These environmental restrictions on development and nurturing the skills set and personalities required for the modern professional work environment also affects many Nigerian graduates that emigrate to the West. They end up struggling getting the good jobs they desire and which their paper qualifications suggest to them they ‘deserve’. For graduates that want to learn how to transform themselves from unemployable to employable asset, I will advice you take cognizance of self-development in the following competencies:

1. Knowledge and demonstration of high IQ

It is essential any job-seeker strengthen their knowledge of their career line, the industries they want to work in, the types of companies they are applying to and the economy in general. Employable people will be people that can talk intelligently on key topics of their area. They will be able to back up their arguments with facts and logic instead of being the type that throw beer-parlour arguments. They will have an in-depth knowledge of some of the developments (especially cutting edge or disruptive innovations) that are pertinent to their career-line or the industry of interests, or at least (or as well as) knowing the basics of the work they want to do.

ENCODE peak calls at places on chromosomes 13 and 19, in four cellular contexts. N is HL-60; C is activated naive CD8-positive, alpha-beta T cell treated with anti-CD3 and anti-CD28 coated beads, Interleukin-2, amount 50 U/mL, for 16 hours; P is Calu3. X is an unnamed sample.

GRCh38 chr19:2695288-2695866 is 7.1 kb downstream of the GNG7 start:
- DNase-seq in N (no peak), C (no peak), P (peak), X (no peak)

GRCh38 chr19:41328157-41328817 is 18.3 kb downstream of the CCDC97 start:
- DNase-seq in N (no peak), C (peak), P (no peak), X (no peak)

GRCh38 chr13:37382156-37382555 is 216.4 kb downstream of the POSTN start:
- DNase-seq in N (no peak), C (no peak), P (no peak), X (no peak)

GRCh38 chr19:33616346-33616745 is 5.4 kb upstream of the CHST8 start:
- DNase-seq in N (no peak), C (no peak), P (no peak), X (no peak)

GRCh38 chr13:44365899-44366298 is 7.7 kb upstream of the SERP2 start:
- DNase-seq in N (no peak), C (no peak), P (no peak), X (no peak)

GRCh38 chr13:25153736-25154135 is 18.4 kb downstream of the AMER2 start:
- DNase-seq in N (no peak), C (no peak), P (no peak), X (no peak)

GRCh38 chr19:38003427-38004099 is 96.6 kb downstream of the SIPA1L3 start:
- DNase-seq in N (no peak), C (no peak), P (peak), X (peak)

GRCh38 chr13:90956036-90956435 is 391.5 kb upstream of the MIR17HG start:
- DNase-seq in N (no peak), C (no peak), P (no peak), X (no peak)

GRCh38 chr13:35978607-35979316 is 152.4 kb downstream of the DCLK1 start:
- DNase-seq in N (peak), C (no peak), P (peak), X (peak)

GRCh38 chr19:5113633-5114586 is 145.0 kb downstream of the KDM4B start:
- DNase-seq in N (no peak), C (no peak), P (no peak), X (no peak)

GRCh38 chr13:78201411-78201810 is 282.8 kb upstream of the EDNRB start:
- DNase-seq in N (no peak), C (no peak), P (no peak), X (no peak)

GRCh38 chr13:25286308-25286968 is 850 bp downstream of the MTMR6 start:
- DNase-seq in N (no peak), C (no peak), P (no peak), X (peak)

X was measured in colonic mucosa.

The Nigerian education system will hardly help in achieving these. Graduates need to expand on their knowledge by exploiting the free and accessible resources around them. Be an ardent news reader/listener, read resources online, subscribe to industry/functional magazines and watch & qualify your utterances. Don’t make claims or arguments that makes you look like an idiot. Many Nigerian graduates do. When you read or listen to something think through it and synthesis the information. Ask the “why” and “how” questions and use this to acquire more knowledge.

Another serious pointer that relates specifically to Nigerians is that, although you should feel free to have and practice your religion, but refrain from dogmatically stating your religious edicts are the “facts” in environments outside your religious circle. Religion and reason have many difference and gaps. Faith is not evidence of reasoned fact, so don’t use it as your demonstration of intellectual thinking. I strongly suggest you keep your religious logic to your Church/Mosque except you work for a religious organisation. Most work places are secular, logical and scientific.

2. Emotional intelligence